Target’s Rocky Mobile Start

Josh GordonI think a lot of folks in the direct digital marketing business - especially within the mobile concentration - were excited to see a big box retailer like Target announce a foray into mobile marketing. A great deal of opportunity exists in the marketplace as adoption continues to increase from a consumer perspective. More, carrier plans are finally beginning align behind the consumer’s growing demand for digital communication in the palms of their collective hands. The major carriers now offer "all-you-can-eat" plans where a consumer gets unlimited data, text and voice for a flat rate. As Sprint’s offer is the most price competitive, the market will no doubt react - to the consumer’s considerable benefit.

As adoption increases, the time is obviously right for Target to become more aggressive about marketing through the mobile channel, specifically with the most widely adopted use of a mobile device (behind voice) – text messaging.

Like the store’s approach to a grand opening – where a soft open is preferable to ensure systems and processes are fully operational by the time the grand opening occurs – the entry into the world of mobile marketing with SMS messages should have been softer.

After reading the press blitz from the industry publications last Friday I was fairly geeked up about what promised to be a really great, consumer-friendly mobile marketing approach.

Boy, have I been disappointed so far.

I realize Target intends on sending five messages per month (as the post opt-in text reported). I also realize that it is unfair to render a total judgment on the quality of Target’s SMS marketing approach so early in the game… with four messages still undelivered for the month. However, there are a couple of key indicators I have picked up on that hopefully Target will address in the near future. If they remain unaddressed, I think Target’s SMS marketing will miss the mark.

The first message confirming the opt-in is the standard boiler plate the MMA demands. It reads:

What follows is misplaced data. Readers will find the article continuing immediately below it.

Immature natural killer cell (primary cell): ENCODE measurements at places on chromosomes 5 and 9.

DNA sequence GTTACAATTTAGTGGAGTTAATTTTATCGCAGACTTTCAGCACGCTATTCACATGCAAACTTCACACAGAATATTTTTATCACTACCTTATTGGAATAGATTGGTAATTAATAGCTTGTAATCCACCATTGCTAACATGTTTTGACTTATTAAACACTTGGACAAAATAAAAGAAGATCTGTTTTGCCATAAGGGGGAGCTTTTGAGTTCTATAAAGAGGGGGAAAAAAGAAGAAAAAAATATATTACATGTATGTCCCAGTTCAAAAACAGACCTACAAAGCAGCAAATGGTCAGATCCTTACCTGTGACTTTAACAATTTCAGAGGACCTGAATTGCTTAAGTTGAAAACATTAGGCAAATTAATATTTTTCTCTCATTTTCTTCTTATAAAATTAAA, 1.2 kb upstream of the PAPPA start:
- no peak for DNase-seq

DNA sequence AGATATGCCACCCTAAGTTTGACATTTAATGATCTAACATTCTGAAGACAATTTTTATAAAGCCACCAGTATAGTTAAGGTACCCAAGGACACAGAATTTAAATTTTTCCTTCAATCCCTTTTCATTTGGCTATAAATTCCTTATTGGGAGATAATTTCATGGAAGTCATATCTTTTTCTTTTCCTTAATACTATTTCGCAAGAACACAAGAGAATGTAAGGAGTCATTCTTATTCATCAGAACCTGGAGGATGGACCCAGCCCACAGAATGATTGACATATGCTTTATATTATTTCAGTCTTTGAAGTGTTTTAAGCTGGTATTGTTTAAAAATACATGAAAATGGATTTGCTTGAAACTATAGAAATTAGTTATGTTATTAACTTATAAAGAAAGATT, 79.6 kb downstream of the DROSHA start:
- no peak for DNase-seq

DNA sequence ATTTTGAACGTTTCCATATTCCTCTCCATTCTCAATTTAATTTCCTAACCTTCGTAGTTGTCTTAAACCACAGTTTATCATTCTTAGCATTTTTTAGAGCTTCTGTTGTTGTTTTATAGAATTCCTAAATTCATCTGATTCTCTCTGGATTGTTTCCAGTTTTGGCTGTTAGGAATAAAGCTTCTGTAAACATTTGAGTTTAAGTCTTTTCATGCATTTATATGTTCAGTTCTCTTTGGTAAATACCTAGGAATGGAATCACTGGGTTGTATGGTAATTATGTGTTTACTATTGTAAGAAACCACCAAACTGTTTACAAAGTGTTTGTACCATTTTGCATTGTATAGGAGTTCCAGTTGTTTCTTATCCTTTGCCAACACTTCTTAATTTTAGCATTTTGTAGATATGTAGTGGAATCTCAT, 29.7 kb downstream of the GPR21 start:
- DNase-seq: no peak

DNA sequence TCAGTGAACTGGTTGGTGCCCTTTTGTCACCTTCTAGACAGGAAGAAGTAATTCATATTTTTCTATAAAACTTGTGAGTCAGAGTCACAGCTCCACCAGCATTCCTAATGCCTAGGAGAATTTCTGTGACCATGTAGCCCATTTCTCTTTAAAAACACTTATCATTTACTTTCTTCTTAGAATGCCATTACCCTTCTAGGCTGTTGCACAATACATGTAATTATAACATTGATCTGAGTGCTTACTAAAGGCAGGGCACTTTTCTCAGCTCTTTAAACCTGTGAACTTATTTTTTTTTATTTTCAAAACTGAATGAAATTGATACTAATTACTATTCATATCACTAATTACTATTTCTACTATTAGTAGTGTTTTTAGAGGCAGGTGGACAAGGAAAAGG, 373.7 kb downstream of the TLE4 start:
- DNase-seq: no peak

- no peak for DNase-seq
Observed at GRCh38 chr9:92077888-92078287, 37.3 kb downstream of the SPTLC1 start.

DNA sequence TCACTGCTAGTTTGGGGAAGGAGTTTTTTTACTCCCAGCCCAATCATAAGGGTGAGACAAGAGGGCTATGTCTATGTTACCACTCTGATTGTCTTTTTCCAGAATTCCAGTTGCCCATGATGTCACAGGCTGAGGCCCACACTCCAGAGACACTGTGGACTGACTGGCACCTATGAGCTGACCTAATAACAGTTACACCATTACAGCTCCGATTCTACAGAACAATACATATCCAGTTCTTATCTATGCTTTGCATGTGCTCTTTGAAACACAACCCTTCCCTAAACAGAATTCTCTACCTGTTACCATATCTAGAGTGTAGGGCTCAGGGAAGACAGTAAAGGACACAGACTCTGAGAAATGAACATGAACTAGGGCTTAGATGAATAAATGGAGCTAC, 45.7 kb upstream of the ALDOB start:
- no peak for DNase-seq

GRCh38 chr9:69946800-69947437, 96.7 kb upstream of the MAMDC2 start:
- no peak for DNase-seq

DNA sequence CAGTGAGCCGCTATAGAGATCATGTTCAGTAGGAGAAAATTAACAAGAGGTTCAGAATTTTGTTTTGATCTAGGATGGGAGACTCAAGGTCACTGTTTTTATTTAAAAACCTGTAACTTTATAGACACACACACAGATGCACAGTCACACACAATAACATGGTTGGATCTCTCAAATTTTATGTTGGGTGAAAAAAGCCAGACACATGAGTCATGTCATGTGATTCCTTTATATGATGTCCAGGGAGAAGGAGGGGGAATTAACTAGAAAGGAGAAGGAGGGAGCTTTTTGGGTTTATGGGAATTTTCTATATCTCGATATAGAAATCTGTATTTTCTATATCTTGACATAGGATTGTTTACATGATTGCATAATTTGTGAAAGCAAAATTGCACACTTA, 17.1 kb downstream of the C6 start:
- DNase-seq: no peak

Welcome to Target Mobile Coupons! Up to 5 msgs/mo. Send STOP 2 end, HELP 4 info. Msg&data rates may apply

While most of it is fairly standard, Target is setting an important expectation here – I am signed up for mobile coupons. Therefore, when I receive a message, I expect a mobile coupon.

So, when the first message was delivered, I was surprised by the following:

TARGET: New Mobile Coupon. Save up to $6.50 on Kraft, Planters, M&M’s and more. Visit target.com/save Msg&data rates may apply

There are several missed opportunities here with this message, and I hope that it is not an omen of what to expect.

First, I was not sent a mobile coupon. I was sent a link to get a mobile coupon. More, the link was dead – it was not a hyperlink I can click on to visit from the text. I was expected to be SO compelled at the generic thought of saving random dollars and cents on products I may or may not purchase on a regular basis that I would memorize the link, then type it into my mobile Web browser. I have a touch screen phone, Web-enabled phone (Samsung Omnia), and it should have been easy to browse from coupon to the Web.

Second, the offer is problematic, too. There is no personalization, and clearly no segmentation. I do not buy those brand name items at Target. I purchase them at my grocery store. Also, I do not live anywhere CLOSE to a Target Supercenter, so the assumption that the first offer I would receive should be for food is a complete miss. I realize that the character limits are difficult in a mobile message, but $6.50 worth of savings are not compelling since I do not customarily buy those products, let alone buy them from Target. Better segmentation prevents this issue. Some kind of geo-location – even something simple like asking for a zip code at the opt-in – should have put me in a segment outside of Target Supercenter range, so I did not receive a food offer.